Puppy Buyer Etiquette

 Puppy buyer etiquette

 by  

I am posting this specifically because I do NOT have any puppies  here now, and don’t anticipate any for a while. So you know that I am not singling any real person out. This is because it seems that there’s  a  lot of confusion about the whole ‘proper’ way to go about things. So,  puppy buyers and anyone else thinking about maybe someday approaching a  good breeder about a puppy, here you go:

1) STOP LOOKING FOR A PUPPY. The classic mistake puppy buyers make is saying “I need an xx breed puppy at the beginning of the fall” or  whatever it may be. So they go out looking for litters due in August.

BAD IDEA.

Puppies are not interchangeable; one is not the same as the others.  This is largely because every breeder has their stop-the-presses  criteria for breeding or not breeding, and each has preferences for  size, personality, working ability, etc. Breeder X’s ‘perfect puppy’ is  not the same as Breeder Y’s.

Stop looking for a puppy; look for a BREEDER. Make a personal  connection with a breeder you feel shares your top criteria, and then  wait for a puppy from them. Maybe they even have a litter on the ground, which is wonderful, but maybe they’re not planning anything for a few  months. Or maybe they’re not planning anything for a year; in that case, ask for a referral to another breeder that shares those same priorities and has a similar (or just as good) personality and support ethic.  However it works out, screen the breeder first, then ask about a puppy.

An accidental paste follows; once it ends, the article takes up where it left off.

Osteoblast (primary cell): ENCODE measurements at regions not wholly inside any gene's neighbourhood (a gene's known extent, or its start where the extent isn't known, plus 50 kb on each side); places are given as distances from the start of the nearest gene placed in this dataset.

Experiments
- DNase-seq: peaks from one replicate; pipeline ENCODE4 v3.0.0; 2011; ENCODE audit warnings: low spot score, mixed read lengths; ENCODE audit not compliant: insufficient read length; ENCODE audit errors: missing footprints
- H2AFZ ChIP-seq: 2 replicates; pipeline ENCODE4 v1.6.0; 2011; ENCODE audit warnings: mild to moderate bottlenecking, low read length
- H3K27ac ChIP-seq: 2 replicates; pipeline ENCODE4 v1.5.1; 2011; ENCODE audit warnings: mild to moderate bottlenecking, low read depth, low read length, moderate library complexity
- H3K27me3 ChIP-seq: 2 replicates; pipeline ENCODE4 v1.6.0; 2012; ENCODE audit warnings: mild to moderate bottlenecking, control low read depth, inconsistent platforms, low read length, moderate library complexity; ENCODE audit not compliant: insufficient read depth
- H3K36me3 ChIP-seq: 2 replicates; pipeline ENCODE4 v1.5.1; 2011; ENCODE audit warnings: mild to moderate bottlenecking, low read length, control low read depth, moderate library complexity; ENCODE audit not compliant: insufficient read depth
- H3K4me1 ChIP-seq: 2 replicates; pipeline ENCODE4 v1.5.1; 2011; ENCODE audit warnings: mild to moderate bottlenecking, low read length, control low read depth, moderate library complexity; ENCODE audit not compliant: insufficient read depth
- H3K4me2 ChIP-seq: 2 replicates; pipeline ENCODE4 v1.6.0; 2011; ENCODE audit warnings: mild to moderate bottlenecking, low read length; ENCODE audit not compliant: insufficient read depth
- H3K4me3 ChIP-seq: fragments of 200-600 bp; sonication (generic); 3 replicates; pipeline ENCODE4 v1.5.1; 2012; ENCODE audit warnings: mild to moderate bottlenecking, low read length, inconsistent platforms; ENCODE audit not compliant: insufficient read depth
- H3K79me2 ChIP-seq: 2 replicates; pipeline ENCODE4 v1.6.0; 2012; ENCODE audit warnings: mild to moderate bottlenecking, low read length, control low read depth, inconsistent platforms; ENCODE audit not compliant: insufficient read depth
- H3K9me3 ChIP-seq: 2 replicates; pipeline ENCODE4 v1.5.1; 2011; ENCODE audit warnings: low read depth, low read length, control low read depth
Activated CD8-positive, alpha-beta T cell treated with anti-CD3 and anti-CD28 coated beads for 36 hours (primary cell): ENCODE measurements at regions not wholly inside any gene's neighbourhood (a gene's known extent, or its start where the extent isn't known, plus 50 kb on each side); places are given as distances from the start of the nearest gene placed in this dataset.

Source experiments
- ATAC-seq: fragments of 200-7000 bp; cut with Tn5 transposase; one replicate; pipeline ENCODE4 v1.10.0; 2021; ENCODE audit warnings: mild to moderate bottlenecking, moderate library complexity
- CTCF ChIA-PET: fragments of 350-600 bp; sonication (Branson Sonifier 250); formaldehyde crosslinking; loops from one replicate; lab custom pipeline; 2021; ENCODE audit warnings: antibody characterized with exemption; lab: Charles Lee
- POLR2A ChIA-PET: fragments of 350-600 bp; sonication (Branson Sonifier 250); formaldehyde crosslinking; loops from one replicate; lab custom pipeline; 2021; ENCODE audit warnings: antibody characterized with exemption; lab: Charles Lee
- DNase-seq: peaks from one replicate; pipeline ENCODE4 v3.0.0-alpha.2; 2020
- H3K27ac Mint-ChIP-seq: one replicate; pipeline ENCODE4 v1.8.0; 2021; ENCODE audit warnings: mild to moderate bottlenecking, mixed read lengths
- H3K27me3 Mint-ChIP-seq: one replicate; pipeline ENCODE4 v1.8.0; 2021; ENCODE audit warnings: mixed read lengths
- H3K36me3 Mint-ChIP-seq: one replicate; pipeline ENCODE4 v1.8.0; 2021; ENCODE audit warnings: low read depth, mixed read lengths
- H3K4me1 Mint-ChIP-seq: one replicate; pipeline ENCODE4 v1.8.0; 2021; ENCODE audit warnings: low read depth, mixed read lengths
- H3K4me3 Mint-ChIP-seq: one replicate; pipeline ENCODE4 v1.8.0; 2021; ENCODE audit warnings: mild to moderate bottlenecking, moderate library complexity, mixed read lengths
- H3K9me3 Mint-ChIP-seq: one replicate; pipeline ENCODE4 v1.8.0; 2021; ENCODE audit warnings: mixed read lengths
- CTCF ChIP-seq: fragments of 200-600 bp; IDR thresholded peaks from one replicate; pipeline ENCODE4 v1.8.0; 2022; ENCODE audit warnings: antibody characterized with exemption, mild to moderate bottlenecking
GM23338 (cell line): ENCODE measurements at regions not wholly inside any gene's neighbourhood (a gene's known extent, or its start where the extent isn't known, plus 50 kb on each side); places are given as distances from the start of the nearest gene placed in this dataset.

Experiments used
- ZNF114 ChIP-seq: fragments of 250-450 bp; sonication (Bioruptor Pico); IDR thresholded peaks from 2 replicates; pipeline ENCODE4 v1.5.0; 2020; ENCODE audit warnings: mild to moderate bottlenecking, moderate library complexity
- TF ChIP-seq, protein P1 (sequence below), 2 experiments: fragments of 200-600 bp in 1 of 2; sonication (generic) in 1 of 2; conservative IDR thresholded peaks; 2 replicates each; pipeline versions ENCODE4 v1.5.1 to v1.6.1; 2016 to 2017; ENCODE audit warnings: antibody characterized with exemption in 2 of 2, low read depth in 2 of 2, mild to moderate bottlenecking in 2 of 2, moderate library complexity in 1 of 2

1b) EXPECT TO WAIT FOR A PUPPY. It is VERY rare to wait less than a  couple of months; four to six is normal. I have waited a year on a couple  of occasions; no, even we breeders don’t walk through the field, able to pick puppies like tulips. We ALL have to wait, and we ALL have to get  matched up by the puppies breeder.

2) INTRODUCE YOURSELF THOROUGHLY. The initial e-mail should be  several paragraphs long; block out at least an hour of quiet for the  first phone call. When you initiate contact, clearly communicate three  things: You are ready for a puppy, you are ready for a puppy of this  breed, and you understand what sets this breeder apart from the others  and you share that commitment. Specifically describe your plans for this puppy; be truthful. If you are not going to be able to go to four  training classes a year, SAY SO. Don’t say “Of course, training is a  huge priority around here or you’re going to end up with a puppy who’s flushing your toilet sixty times a day because he is so bored and you’re not challenging him.

The ideal first contact e-mail usually goes something like